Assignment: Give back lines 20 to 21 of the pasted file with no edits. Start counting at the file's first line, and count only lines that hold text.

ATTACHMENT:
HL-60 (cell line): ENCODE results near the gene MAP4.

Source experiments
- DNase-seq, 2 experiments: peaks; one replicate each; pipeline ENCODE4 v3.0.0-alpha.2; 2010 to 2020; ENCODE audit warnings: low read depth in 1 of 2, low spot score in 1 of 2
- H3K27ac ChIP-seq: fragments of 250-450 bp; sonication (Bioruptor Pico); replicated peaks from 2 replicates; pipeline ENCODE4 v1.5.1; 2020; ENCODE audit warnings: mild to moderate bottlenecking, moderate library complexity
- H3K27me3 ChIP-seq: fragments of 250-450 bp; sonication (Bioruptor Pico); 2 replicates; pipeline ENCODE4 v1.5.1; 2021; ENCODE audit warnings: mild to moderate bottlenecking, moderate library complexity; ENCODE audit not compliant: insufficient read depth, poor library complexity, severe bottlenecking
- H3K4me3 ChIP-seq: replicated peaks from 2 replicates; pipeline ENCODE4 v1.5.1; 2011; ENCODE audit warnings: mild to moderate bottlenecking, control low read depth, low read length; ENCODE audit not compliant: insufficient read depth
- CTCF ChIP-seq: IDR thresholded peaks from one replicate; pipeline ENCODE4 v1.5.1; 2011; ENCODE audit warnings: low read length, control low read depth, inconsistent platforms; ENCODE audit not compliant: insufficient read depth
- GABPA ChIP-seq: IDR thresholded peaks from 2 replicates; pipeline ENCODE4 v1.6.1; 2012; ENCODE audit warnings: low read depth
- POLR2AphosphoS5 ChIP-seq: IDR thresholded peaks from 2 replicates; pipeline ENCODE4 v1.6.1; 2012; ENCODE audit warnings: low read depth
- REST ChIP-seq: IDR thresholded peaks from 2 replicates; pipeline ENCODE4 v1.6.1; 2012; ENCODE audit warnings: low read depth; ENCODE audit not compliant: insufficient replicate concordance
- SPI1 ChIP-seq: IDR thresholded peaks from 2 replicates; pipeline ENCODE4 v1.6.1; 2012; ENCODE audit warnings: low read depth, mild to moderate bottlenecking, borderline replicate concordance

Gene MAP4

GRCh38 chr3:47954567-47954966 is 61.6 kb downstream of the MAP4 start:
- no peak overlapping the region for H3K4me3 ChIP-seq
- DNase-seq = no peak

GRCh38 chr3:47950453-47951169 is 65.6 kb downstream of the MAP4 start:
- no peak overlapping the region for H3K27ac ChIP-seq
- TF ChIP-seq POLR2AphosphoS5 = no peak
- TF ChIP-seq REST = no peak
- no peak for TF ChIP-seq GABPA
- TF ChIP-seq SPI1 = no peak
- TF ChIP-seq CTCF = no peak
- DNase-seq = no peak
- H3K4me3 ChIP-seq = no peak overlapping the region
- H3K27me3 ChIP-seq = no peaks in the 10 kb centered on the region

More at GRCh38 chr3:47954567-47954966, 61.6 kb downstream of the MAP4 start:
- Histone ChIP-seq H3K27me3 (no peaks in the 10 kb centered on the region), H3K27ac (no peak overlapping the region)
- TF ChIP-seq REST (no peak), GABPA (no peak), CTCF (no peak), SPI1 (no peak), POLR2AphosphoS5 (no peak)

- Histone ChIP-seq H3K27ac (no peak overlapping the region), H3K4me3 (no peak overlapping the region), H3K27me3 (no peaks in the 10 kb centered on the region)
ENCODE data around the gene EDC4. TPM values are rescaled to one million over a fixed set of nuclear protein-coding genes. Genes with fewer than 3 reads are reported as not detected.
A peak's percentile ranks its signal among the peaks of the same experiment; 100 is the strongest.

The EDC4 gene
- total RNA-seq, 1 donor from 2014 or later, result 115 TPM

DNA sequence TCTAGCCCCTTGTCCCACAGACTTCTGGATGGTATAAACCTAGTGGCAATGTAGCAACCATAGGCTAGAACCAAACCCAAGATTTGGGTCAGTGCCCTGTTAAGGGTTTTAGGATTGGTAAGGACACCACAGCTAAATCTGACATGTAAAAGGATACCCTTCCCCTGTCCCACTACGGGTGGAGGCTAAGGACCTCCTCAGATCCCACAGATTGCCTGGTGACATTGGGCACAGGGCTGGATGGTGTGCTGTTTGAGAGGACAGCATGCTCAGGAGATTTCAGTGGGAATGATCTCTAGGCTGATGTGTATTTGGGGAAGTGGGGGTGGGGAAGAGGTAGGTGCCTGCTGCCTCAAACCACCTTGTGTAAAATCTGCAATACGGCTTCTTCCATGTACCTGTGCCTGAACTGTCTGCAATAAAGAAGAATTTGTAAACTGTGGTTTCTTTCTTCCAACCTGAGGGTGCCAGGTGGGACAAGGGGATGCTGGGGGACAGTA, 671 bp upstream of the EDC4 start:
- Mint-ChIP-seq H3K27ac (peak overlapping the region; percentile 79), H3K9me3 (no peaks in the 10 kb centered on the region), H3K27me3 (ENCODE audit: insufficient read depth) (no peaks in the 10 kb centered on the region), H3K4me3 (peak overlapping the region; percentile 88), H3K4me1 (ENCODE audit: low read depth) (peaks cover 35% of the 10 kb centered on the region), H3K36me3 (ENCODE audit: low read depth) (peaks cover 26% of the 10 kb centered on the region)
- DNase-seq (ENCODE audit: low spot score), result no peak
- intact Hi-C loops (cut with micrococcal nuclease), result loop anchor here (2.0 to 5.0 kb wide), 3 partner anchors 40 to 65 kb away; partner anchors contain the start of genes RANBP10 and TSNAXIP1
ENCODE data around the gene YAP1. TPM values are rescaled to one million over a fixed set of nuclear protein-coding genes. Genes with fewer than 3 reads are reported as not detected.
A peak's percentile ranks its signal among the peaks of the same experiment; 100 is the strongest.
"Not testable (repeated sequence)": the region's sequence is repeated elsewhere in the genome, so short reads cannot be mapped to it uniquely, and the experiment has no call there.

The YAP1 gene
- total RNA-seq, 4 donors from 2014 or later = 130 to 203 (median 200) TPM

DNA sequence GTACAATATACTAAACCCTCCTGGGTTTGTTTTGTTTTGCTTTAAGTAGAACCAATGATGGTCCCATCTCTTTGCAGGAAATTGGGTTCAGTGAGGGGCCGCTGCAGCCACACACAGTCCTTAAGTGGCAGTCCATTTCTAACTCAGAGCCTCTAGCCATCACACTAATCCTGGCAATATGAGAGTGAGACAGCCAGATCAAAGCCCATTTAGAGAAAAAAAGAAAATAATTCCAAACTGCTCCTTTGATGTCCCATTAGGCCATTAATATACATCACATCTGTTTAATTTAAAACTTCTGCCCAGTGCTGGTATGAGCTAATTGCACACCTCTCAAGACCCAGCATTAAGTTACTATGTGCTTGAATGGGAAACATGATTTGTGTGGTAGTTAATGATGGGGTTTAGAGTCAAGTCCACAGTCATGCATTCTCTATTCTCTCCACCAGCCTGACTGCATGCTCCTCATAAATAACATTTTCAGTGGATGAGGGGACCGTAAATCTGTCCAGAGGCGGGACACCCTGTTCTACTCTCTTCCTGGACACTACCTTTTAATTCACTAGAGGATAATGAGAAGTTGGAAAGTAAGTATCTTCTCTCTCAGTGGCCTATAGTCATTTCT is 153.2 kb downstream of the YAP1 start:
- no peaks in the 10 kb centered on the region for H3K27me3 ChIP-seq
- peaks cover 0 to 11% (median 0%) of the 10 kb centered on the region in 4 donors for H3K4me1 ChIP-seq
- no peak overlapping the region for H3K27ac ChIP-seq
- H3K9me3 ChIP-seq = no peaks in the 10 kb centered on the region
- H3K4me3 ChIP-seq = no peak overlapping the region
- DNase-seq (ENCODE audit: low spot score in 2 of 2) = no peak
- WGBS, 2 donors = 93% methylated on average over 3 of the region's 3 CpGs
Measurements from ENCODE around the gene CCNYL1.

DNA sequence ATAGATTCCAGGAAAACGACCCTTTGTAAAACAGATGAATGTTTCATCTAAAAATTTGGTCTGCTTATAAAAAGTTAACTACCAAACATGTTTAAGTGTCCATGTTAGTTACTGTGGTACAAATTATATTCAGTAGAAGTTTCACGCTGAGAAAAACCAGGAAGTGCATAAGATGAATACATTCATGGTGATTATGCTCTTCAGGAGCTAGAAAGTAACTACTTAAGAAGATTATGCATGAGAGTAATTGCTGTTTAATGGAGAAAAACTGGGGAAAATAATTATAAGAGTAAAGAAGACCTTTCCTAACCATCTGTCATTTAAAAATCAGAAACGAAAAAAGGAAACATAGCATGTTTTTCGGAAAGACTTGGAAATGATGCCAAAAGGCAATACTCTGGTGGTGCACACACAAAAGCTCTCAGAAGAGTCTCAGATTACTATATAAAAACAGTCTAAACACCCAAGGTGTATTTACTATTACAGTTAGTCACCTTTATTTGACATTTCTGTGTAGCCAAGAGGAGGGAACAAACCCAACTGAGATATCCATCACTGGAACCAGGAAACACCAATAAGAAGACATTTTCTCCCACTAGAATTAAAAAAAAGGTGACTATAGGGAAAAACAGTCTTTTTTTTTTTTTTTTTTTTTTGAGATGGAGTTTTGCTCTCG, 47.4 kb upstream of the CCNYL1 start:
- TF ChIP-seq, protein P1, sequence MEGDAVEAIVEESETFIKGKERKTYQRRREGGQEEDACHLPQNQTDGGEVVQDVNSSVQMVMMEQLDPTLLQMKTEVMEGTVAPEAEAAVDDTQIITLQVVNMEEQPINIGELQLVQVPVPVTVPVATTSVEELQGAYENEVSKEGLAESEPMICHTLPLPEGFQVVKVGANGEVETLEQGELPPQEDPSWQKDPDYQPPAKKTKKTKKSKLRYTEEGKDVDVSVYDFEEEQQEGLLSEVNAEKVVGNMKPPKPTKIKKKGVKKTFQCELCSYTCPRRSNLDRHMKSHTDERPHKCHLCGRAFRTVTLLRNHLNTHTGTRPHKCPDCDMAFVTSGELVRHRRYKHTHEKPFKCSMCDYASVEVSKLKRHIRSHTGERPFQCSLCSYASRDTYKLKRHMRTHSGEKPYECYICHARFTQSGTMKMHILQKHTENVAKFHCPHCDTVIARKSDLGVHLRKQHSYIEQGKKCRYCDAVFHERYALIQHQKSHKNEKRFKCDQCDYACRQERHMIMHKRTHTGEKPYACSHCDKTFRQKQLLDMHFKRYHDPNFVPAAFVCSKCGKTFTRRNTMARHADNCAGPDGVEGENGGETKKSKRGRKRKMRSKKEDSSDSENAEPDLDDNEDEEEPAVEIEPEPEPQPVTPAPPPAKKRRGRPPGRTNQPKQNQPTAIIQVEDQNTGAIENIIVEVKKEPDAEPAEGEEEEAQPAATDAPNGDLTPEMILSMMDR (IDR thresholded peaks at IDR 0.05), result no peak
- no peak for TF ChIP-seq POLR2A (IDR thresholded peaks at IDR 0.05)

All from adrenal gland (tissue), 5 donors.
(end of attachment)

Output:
- no peak for TF ChIP-seq GABPA
- TF ChIP-seq SPI1 = no peak